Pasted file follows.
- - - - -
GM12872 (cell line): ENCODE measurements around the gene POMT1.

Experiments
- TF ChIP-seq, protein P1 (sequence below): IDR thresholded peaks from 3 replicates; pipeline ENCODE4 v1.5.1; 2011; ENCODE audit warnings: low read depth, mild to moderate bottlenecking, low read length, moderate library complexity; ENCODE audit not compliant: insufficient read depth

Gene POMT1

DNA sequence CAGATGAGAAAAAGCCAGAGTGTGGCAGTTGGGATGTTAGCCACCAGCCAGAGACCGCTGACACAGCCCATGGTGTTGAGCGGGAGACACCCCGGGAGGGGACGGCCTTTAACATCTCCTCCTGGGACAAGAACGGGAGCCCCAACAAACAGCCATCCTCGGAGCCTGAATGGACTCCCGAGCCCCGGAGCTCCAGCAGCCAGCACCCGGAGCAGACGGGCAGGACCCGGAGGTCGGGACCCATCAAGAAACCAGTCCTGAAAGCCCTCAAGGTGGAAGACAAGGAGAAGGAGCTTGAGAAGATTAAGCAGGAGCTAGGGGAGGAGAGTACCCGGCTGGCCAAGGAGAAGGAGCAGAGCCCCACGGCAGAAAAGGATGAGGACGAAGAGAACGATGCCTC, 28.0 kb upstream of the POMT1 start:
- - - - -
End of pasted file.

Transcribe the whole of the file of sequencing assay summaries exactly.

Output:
GM12872 (cell line): ENCODE measurements around the gene POMT1.

Experiments
- TF ChIP-seq, protein P1 (sequence below): IDR thresholded peaks from 3 replicates; pipeline ENCODE4 v1.5.1; 2011; ENCODE audit warnings: low read depth, mild to moderate bottlenecking, low read length, moderate library complexity; ENCODE audit not compliant: insufficient read depth

Gene POMT1

DNA sequence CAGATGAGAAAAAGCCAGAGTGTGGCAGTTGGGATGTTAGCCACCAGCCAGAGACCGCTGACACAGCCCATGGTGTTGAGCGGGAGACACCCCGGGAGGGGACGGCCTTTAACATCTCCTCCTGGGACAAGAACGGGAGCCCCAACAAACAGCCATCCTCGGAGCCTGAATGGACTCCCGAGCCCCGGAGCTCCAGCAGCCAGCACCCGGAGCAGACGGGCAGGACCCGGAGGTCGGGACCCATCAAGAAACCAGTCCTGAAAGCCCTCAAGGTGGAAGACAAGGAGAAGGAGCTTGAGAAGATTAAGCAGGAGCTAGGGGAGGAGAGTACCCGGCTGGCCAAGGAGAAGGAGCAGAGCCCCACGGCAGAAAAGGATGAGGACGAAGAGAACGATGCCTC, 28.0 kb upstream of the POMT1 start: